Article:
Communion in the Hand
Excerpts from Catholic Family News articles
by John Vennari
“Out of reverence towards this Sacrament, nothing touches It but what is consecrated.”
...Saint Thomas Aquinas
Do Catholic authorities and educators not know that Communion in the Hand was condemned by the Synod of Rouen in 650 A.D. to halt widespread abuses that occurred from this practice, and as a safeguard against sacrilege?
Are Church authorities unaware that Protestant denominations, beginning with Martin Luther in the 16th Century, reintroduced Communion in the Hand to manifest their belief once and for all that there is no such thing as Transubstantiation and Holy Orders, and the bread used during services is just ordinary bread, and the minister is just an ordinary man with no God-given power to consecrate?
The Council of Trent taught infallibly, “If anyone says that, after the consecration is completed, the Body and Blood of Our Lord Jesus Christ are not in the admirable Sacrament of the Eucharist, but (are there) only during the use, whilst it is being taken, and not either before or after; and that, in the Hosts, or consecrated particles, which are reserved or which remain after Communion, the true Body of the Lord remains not; let him be anathema.” (Canon IV)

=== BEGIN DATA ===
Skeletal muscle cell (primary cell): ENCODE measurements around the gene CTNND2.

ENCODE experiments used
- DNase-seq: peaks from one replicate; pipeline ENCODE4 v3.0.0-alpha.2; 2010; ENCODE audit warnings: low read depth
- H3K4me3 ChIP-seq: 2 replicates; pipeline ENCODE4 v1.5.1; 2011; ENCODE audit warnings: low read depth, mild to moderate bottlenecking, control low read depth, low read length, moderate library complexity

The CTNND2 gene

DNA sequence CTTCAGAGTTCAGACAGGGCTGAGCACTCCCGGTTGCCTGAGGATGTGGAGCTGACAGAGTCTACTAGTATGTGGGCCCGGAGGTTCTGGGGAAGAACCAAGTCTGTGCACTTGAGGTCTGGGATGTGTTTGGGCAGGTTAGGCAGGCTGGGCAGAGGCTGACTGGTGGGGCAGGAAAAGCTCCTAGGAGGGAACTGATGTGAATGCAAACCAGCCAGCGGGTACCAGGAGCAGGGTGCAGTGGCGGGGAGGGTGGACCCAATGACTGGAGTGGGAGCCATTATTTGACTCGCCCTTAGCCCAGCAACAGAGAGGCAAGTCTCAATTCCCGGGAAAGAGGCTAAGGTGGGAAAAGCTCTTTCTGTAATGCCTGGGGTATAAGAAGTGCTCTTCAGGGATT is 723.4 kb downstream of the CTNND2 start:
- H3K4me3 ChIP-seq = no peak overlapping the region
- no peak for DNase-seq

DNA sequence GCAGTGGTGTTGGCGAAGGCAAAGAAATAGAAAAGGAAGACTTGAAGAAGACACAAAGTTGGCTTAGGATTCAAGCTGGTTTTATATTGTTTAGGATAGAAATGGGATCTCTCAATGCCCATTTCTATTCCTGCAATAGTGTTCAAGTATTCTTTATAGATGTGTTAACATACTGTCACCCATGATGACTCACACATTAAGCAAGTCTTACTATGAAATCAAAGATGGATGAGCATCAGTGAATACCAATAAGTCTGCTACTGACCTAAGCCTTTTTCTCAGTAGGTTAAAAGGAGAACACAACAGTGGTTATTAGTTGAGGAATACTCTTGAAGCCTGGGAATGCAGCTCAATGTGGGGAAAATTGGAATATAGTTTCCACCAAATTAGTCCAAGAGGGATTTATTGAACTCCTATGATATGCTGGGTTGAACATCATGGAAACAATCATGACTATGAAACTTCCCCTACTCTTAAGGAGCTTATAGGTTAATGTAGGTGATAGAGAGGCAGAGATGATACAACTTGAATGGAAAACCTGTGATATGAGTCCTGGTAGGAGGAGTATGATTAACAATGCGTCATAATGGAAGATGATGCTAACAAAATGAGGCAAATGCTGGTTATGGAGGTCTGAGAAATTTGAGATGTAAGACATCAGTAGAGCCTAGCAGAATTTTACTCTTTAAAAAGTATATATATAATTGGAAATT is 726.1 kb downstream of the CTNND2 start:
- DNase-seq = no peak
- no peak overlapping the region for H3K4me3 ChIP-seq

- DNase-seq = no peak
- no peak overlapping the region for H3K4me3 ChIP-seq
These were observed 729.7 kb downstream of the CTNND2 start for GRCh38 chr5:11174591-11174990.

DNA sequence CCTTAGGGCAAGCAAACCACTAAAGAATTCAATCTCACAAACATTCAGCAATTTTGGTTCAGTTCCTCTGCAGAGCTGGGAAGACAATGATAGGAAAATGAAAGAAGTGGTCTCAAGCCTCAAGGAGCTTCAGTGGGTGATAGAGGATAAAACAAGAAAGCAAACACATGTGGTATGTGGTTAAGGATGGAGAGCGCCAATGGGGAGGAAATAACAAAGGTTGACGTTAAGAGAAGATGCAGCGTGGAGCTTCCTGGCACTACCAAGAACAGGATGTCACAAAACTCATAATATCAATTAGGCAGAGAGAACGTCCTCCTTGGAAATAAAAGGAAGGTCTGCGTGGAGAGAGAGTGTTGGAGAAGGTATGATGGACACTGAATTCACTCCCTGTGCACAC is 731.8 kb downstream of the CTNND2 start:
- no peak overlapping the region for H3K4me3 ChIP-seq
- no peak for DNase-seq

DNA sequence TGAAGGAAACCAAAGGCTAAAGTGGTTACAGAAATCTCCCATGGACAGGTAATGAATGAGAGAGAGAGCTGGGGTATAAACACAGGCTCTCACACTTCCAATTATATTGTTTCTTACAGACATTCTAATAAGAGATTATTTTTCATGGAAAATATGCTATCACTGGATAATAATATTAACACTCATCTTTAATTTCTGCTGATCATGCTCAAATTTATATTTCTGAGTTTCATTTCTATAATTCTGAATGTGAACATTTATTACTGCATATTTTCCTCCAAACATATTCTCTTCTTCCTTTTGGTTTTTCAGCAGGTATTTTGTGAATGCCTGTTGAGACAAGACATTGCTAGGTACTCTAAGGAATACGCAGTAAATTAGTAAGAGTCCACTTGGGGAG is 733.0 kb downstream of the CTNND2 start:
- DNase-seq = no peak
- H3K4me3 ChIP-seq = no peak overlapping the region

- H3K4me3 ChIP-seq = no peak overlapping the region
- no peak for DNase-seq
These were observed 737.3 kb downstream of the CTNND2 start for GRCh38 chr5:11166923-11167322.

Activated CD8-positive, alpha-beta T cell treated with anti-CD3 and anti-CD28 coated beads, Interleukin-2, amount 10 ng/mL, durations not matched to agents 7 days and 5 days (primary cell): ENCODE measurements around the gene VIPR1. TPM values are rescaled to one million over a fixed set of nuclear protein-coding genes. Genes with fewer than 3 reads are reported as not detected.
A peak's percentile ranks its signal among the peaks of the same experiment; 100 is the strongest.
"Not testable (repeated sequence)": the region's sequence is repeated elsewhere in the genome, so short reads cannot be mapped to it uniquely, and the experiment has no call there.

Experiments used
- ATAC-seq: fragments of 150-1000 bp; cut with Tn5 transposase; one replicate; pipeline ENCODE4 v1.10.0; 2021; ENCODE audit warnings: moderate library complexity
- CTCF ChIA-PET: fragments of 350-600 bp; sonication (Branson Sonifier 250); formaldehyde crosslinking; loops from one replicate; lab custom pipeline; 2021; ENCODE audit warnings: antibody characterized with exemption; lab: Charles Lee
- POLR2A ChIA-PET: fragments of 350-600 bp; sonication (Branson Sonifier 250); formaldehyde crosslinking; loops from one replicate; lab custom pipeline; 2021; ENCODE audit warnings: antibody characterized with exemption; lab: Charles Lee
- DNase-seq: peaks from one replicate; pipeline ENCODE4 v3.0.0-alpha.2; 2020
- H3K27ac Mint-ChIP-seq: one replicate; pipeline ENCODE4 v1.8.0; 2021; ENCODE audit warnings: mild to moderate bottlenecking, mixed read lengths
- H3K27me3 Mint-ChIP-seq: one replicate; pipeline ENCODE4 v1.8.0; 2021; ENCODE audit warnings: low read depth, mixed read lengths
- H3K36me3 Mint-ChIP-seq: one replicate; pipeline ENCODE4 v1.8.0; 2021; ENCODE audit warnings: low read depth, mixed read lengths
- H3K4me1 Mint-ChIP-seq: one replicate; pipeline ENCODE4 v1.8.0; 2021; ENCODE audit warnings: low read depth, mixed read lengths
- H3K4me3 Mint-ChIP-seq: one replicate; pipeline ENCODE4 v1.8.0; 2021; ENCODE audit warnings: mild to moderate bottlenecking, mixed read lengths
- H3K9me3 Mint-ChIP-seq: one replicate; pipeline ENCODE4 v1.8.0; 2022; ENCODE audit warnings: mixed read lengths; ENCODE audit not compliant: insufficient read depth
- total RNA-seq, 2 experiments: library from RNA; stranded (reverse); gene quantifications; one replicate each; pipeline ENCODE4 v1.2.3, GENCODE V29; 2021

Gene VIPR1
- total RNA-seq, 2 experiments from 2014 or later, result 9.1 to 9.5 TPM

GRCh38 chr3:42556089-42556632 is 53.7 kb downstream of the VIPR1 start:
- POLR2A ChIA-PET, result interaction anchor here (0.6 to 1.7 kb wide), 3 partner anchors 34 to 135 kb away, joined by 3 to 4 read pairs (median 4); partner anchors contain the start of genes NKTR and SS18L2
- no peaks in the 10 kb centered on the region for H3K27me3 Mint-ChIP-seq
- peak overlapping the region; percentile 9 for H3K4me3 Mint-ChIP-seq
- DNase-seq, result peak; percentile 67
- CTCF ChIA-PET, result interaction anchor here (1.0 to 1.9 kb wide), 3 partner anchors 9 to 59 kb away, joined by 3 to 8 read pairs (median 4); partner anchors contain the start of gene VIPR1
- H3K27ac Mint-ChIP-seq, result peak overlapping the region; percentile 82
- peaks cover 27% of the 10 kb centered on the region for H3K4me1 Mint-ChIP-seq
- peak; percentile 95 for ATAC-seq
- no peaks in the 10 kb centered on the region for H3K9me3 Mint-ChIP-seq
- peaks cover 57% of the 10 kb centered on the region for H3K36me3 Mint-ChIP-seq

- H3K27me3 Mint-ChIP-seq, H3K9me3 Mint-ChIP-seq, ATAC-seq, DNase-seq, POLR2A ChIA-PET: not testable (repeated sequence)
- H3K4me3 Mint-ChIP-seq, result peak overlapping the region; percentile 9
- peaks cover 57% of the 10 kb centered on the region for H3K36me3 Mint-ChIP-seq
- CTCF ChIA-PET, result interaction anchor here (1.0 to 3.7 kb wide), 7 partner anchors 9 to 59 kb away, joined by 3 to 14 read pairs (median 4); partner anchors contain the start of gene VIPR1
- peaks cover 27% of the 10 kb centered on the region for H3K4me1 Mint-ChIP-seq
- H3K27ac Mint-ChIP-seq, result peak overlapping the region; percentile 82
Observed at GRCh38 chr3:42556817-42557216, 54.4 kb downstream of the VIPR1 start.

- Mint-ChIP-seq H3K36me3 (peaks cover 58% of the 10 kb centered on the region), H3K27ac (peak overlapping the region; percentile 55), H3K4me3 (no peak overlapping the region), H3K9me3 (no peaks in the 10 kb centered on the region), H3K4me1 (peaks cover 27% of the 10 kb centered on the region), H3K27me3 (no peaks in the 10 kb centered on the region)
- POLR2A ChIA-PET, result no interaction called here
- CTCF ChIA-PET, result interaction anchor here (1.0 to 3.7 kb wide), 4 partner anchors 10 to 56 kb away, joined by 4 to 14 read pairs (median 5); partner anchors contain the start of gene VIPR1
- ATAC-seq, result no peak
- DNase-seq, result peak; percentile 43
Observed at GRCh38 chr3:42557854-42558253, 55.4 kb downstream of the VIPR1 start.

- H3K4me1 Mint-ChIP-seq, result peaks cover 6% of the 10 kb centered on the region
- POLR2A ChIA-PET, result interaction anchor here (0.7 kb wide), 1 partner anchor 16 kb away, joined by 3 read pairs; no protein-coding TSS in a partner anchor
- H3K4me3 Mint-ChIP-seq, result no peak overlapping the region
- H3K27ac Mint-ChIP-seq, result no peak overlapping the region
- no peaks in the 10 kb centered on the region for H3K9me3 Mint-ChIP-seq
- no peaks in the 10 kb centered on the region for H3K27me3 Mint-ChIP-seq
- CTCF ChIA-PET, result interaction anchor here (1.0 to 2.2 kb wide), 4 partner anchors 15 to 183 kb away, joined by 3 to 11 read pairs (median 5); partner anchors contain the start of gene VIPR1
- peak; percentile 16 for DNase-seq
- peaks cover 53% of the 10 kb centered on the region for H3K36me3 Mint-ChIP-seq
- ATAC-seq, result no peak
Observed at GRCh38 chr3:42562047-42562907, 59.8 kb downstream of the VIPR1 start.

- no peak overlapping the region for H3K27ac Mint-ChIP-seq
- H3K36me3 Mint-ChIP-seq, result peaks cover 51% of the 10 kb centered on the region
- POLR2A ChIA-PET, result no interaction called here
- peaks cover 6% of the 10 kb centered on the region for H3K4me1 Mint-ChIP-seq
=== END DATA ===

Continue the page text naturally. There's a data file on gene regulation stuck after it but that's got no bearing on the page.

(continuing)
Throughout the centuries, our Fathers have told us that the Holy Eucharist is truly the Body, Blood, Soul and Divinity of Jesus Christ. Popes, Bishops and priests have taught this by example – especially by the celebration of the Old Latin Mass.
The introduction of Communion in the Hand and lay ministers of the Eucharist shows an arrogant disregard for what our Fathers taught us. This complete defiance and contempt for centuries of Catholic teaching and practice resembles the philosophy of New Paganism.
Communion in the Hand was introduced under a false ecumenism, allowed to grow due to weakness in authority, approved through compromise and a false sense of toleration, and has led to profound irreverence and indifference toward the Blessed Sacrament as the liturgical order of our day and the disgrace of our age.
Communion in the Hand is not mentioned in a single document of the Second Vatican Council and before the Council there is no historic record of Bishops, priests or laity petitioning anyone for the introduction of this practice. Controversy surrounds the claim that Communion in the Hand was practiced in the early Church, but if it was it was instituted by the Arians as a sign of disbelief in the Divinity of Jesus Christ.
How Did Today’s Communion
in the Hand Come About?
Four hundred years ago Communion in the Hand was introduced as a new form worship by men whose motives were rooted in defiance of Catholicism. The Protestant revolutionaries (“reformers”) wanted to show two things:
1) That they believed there was no such thing as “Transubstantiation” and that the bread used at Communion time was ordinary bread.
2) Their belief that the minister of Communion is no different in essence from laymen.